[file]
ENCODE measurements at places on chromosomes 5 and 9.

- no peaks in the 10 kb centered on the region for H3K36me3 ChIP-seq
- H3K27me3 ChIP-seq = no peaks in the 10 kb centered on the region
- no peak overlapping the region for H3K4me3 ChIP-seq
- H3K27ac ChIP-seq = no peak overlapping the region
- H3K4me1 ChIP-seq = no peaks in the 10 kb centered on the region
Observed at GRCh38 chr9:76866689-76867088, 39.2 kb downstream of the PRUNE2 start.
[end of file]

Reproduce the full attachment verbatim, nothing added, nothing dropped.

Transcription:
ENCODE measurements at places on chromosomes 5 and 9.

- no peaks in the 10 kb centered on the region for H3K36me3 ChIP-seq
- H3K27me3 ChIP-seq = no peaks in the 10 kb centered on the region
- no peak overlapping the region for H3K4me3 ChIP-seq
- H3K27ac ChIP-seq = no peak overlapping the region
- H3K4me1 ChIP-seq = no peaks in the 10 kb centered on the region
Observed at GRCh38 chr9:76866689-76867088, 39.2 kb downstream of the PRUNE2 start.